Diane Schuur: Running on Faith

  • Post author:
  • Reading time:4 mins read

Diane Schuur

running on faith


March 25, 2020

Reviewed by Alix Cohen

Veteran Diane Schuur writes in liner notes that her CD running on faith is the first time she chose all of the included material. “I’ve been focusing on the condition of our world, about what is, about what can be,” she explains. Her tone is forcefully expressive; numbers are a mixture of singing, parlando, a little preaching, and irrepressible instrumental breaks. Ernie Watts (tenor and soprano sax) and Kye Palmer (trumpet and flugelhorn) are top of the line.

“They got me ‘Walkin’ on a Tightrope,’ headin’ for The Twilight Zone” asserts at-ti-tude. Back-end vibrato is an undulating hum. Control of slip/slide octaves makes the rendition her own. Schuur unexpectedly goes high for just a word here and there. Dropped Gs sound natural. Rhythm is infectious. And oh the trumpet! “The Danger Zone” is all dive bar. The vocalist is talking TO us.  Tempo arrives like a rubber-soled, tapped foot. The sax has its way with this tune. (Both songs were written by Percy Mayfield)

Miles Davis’ “All Blues” became iconic as an instrumental. The lyrics, though minimal, may be a revelation. Muted horn glides. Thom Rotella’s quick-fingered guitar goes for the gut. Musicians are all in. “Let It Be” (Paul McCartney) begins halting. Just when I dread the band laying siege, expecting loss of uncluttered openness, the tune takes off with evangelical abandon. (Still, I’d love to hear the accompaniment cut to the bone.)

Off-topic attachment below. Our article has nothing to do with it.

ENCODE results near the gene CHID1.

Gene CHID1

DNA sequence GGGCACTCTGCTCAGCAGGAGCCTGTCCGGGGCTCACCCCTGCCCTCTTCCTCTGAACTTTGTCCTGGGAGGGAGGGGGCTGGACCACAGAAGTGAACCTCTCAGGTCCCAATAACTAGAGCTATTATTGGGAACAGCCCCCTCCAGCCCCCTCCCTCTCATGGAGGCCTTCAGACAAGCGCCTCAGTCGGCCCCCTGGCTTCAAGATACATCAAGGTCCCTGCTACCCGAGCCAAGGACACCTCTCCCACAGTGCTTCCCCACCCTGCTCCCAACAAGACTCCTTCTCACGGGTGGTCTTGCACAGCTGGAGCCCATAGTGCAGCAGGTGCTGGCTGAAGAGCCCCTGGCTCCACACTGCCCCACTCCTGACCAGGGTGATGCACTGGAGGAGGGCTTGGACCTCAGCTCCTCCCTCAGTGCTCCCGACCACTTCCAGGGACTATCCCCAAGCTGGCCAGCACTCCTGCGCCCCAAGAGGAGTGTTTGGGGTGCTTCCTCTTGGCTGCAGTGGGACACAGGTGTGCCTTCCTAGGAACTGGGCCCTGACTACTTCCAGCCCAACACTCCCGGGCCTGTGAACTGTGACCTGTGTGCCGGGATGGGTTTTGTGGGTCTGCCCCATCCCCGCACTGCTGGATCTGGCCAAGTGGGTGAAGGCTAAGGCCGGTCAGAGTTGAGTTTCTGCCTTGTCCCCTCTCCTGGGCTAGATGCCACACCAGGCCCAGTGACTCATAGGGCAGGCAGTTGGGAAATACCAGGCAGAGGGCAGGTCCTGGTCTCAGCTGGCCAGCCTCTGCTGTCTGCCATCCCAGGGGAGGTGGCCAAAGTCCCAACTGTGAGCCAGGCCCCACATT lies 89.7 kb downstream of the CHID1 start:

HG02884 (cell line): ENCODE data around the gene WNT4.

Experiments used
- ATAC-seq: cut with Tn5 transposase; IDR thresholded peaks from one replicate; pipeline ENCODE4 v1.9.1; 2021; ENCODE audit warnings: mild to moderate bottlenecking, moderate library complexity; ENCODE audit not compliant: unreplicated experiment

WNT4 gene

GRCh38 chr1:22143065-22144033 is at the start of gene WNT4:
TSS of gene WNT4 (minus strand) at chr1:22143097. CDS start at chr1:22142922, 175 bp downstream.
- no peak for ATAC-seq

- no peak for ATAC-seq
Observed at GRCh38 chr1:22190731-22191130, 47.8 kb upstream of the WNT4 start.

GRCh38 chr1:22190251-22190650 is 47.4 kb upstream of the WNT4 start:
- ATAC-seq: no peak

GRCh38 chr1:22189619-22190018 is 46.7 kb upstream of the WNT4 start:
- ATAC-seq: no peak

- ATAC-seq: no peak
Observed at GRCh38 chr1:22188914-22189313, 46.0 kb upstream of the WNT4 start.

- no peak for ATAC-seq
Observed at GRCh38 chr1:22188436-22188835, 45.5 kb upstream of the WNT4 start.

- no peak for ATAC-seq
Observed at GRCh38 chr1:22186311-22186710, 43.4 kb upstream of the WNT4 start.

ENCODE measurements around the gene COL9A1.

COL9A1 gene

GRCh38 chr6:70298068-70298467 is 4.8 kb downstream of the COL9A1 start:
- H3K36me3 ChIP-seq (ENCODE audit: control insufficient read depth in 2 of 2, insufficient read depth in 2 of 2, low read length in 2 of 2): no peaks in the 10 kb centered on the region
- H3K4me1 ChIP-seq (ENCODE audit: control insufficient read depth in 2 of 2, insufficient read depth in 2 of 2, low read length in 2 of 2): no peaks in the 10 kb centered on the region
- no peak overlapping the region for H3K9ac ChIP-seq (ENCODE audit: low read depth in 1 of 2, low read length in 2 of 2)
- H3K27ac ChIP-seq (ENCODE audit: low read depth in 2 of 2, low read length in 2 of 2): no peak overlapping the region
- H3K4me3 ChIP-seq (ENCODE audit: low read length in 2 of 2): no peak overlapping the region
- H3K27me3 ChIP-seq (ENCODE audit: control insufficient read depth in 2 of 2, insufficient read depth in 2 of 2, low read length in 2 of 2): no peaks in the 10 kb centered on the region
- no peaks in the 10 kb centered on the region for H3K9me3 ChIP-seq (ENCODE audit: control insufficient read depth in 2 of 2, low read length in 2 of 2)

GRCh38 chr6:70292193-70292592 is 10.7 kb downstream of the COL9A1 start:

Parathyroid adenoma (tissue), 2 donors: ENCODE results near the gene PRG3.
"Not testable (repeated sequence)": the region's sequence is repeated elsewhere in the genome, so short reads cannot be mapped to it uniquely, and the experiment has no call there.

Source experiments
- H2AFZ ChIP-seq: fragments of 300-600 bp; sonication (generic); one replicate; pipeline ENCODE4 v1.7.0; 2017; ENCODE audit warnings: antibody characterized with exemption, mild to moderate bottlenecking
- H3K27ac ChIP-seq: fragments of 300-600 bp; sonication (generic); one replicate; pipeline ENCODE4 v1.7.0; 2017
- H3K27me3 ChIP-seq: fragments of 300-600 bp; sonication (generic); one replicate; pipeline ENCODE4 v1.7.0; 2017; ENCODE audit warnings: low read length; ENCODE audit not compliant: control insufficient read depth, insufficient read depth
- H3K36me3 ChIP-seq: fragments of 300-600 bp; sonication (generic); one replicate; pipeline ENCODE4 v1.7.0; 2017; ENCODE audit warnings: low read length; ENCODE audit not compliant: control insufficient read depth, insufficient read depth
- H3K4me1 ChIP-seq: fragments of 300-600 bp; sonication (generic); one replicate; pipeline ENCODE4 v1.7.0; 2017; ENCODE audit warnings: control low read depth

The cynical “Everything Looks Good at the Starting Line” (Paul W. Thorn/William M. Maddox), with back-up vocals, straddles gospel and blues. An extended instrumental has the feel of a New Orleans marching band. You can almost see Schuur’s head nodding “no.” She comments from experience. In direct contrast, “This Bitter Earth” (Clyde L. Otis) conjures satin and a spotlight. Circling brushes (Kendall Kay), delicate piano (Schuur), and nodding bass (Bruce Lett) make the palpably melancholy song more smoothly lyrical than others in the collection.

“Running on Faith” (Jerry Lynn Williams) and “Way Over Yonder” (Carole King) are gospel without the flash. The first muses with sincerity, the second, pours like molasses. Both seem personal. Schuur closes with a gorgeous, minimalist piano rendition of the traditional “Swing Low, Sweet Chariot.” Did I say gorgeous?

Good listening, fully fleshed character, fine musicianship. Cohesive arrangements have clear intention. We get it.

Alix Cohen

Alix Cohen’s writing began with poetry, segued into lyrics then took a commercial detour. She now authors pieces about culture/the arts, including reviews and features. A diehard proponent of cabaret, she’s also a theater aficionado, a voting member of Drama Desk, The Drama League and of The NY Press Club in addition to MAC. Currently, Alix writes for Cabaret Scenes, Theater Pizzazz and Woman Around Town. Additional pieces have been published by The New York Post, The National Observer’s Playground Magazine, Pasadena Magazine and Times Square Chronicles. Alix is the recipient of six New York Press Club Awards.